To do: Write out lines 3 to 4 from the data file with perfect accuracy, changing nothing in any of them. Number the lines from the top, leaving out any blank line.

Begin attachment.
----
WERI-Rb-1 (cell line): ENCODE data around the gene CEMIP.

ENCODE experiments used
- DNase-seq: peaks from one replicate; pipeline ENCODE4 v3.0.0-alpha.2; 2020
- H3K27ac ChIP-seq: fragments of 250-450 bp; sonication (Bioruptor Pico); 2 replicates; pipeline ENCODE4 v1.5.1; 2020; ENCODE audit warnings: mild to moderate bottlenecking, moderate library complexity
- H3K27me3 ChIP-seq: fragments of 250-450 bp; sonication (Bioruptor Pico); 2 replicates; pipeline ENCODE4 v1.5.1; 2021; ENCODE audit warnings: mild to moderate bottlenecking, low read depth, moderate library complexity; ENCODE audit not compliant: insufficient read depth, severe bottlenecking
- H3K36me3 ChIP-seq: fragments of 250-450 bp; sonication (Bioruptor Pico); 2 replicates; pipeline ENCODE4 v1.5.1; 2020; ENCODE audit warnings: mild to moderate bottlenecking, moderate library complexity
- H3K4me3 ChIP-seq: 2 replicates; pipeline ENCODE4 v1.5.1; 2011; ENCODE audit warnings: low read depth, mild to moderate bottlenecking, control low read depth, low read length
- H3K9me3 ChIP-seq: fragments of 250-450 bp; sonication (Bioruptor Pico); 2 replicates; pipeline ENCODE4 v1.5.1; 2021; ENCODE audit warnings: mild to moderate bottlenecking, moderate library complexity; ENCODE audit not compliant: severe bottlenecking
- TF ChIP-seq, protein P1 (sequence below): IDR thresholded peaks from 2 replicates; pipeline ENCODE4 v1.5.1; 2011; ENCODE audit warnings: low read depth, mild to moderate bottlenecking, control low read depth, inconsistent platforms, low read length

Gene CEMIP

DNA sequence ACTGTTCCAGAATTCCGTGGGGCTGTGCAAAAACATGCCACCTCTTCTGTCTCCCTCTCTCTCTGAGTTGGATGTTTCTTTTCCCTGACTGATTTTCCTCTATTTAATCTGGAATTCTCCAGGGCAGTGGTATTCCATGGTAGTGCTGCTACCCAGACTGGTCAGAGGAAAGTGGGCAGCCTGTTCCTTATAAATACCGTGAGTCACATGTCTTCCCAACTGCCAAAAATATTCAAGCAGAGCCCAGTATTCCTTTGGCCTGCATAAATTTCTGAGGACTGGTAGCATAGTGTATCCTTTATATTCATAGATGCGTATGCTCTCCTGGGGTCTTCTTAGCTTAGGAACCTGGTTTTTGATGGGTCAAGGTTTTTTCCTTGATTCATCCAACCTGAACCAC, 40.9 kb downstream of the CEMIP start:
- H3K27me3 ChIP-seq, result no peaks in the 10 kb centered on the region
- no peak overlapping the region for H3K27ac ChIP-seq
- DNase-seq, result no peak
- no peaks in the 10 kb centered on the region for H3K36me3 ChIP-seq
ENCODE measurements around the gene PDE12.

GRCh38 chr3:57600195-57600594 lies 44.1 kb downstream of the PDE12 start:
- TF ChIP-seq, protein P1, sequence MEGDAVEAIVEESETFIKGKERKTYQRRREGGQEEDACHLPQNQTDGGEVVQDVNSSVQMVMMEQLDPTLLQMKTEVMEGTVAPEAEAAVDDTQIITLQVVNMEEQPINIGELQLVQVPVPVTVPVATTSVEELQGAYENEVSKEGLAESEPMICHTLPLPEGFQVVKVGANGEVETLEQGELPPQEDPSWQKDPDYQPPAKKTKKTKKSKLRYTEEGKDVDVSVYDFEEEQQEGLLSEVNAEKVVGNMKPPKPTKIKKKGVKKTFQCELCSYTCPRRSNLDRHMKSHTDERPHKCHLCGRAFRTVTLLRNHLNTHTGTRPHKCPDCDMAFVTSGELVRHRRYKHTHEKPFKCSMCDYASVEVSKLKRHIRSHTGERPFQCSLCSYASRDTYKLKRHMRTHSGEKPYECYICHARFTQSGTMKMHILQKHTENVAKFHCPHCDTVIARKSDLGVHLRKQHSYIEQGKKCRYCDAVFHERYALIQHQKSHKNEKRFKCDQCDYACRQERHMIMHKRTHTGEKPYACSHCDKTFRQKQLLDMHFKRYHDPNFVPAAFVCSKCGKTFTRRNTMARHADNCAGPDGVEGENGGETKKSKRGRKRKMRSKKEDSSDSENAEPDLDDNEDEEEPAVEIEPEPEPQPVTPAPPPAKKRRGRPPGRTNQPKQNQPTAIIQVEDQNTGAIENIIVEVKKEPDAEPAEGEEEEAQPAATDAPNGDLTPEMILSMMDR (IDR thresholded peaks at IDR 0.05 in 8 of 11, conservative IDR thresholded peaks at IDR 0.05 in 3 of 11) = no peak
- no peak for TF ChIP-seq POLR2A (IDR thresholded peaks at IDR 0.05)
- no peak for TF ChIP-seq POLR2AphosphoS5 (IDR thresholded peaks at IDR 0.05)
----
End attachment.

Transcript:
- DNase-seq: peaks from one replicate; pipeline ENCODE4 v3.0.0-alpha.2; 2020
- H3K27ac ChIP-seq: fragments of 250-450 bp; sonication (Bioruptor Pico); 2 replicates; pipeline ENCODE4 v1.5.1; 2020; ENCODE audit warnings: mild to moderate bottlenecking, moderate library complexity